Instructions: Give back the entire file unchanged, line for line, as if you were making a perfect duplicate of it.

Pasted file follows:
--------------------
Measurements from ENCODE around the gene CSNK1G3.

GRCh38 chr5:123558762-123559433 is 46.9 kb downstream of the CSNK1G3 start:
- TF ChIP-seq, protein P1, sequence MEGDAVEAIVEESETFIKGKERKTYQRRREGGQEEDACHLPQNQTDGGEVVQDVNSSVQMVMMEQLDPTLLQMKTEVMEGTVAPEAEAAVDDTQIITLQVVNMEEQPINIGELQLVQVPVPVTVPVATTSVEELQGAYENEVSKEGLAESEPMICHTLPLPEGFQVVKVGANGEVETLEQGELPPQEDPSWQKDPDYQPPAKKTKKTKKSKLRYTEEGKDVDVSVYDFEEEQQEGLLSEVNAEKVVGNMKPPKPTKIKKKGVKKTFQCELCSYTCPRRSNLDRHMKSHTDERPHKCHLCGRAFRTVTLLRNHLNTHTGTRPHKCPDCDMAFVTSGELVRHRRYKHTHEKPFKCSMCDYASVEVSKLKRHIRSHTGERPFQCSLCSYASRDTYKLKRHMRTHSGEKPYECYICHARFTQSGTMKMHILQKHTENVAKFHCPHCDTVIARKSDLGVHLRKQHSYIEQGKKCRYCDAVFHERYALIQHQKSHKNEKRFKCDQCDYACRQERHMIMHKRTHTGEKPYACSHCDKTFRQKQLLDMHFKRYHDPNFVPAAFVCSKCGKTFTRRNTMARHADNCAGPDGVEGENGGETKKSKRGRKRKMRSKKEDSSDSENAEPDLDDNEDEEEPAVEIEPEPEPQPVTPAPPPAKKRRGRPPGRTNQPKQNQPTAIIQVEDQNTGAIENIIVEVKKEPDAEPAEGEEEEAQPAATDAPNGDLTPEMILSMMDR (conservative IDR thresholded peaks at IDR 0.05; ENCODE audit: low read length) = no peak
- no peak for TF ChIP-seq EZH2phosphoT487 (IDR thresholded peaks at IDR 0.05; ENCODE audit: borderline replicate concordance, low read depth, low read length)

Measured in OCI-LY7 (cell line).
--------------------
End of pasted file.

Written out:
Measurements from ENCODE around the gene CSNK1G3.

GRCh38 chr5:123558762-123559433 is 46.9 kb downstream of the CSNK1G3 start:
- TF ChIP-seq, protein P1, sequence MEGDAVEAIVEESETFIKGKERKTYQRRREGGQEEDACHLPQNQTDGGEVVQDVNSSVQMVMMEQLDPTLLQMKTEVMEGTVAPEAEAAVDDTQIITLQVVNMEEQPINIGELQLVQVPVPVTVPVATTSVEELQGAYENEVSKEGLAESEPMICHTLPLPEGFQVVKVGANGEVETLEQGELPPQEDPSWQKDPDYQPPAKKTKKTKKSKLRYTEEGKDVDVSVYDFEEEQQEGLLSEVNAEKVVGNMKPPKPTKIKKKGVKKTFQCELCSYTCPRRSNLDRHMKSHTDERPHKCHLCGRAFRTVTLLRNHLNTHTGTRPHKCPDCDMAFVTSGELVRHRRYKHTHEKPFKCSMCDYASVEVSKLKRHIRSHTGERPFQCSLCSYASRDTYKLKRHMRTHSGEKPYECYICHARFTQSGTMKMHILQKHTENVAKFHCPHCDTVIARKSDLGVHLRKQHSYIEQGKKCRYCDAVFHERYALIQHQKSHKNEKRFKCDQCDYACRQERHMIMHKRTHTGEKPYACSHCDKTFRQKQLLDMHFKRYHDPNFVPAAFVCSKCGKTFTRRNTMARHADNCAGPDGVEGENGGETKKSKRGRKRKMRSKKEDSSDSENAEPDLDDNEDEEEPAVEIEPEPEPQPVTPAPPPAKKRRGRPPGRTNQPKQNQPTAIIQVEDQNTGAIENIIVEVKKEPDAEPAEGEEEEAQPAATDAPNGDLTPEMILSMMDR (conservative IDR thresholded peaks at IDR 0.05; ENCODE audit: low read length) = no peak
- no peak for TF ChIP-seq EZH2phosphoT487 (IDR thresholded peaks at IDR 0.05; ENCODE audit: borderline replicate concordance, low read depth, low read length)

Measured in OCI-LY7 (cell line).